McDonald's $5 meal deal: More details reported in plan to lure customers

FILE - A sign stands outside of a McDonalds restaurant February 9, 2009, in San Francisco, California. (Photo by Justin Sullivan/Getty Images)

McDonald’s is launching a new $5 meal deal promotion in the U.S. to help lure in customers deterred by rising fast food prices. 

The restaurant chain’s new deal is scheduled to begin on June 25 and will last only about a month, according to the Wall Street Journal, citing internal emails. The $5 meal will include a McChicken or McDouble, four-piece chicken nuggets, fries and a choice of drink.

Bloomberg first reported last week that McDonald’s was planning to launch such a promotion, which required approval from franchise owners. Fast food restaurants have seen sales dip due to inflation driving more customers to eat at home.

McDonald’s did not specifically confirm the $5 deal, but in an email to FOX Television Stations, it noted the importance of "meaningful value" for its customers. 

"We know how much it means to our customers when McDonald’s offers meaningful value and communicates it through national advertising," McDonald’s USA said. "That’s been true since our very beginning and never more important than it is today."

The company also shared a statement from John Palmaccio, a McDonald’s franchise owner/operator and Operators National Advertising (OPNAD) fund chair, who noted that "great value and affordability have always been a hallmark of McDonald’s brand, and all three legs of the stool are coming together to deliver that at a time when our customers really need it."

Currently, a McChicken sandwich, featuring a breaded chicken patty, shredded lettuce, and mayonnaise, costs $5.59 at a McDonald's in Times Square, according to the New York Post

McDonald’s works to combat slower fast food traffic

The new $5 meal deal is part of an overall effort by McDonald’s to step up deals and value messaging to combat the slowing sales.

In April, the burger giant said inflation-weary customers were eating out less often in many big markets. In the first quarter, fast food traffic was flat or down in the U.S., Australia, Canada, Japan, the United Kingdom and Germany.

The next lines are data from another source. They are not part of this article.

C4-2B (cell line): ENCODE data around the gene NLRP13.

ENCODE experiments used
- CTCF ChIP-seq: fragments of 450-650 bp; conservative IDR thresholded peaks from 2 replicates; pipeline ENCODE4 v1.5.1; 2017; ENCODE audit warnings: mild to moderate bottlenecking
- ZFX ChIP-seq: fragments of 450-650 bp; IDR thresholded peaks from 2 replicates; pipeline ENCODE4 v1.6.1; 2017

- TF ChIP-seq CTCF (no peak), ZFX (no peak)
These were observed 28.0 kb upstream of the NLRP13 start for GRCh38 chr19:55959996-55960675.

"The consumer is certainly being very discriminating in how they spend their dollar," McDonald’s President and CEO Chris Kempczinski said during a conference call on April 30 with investors. "It may be more pronounced with lower-income consumers, but it's important to recognize that all income cohorts are seeking value."

McDonald’s said its same-store sales – or sales at stores open at least a year -- rose 1.9% worldwide in the January-March period. That was below Wall Street’s forecast of a 2.1% increase, according to analysts polled by FactSet.

Kempczinski checked his McDonald’s app during the call and noted that there were multiple deals available in his area, including one Big Mac for 29 cents when you buy another. And Kempczinski said 90% of U.S. restaurants are offering meal bundles for $4 or less.

But Kempczinski said McDonald’s needs a nationwide value message and marketing to back it up. In some areas, it’s losing out to competitors on customers’ perception of value and affordability, he said – noting how Wendy’s is currently offering free fries with the purchase of a medium burger.

"There’s a lot of great value out there, but everyone else has a value message too," Kempczinski said.

This story was reported from Cincinnati. The Associated Press contributed.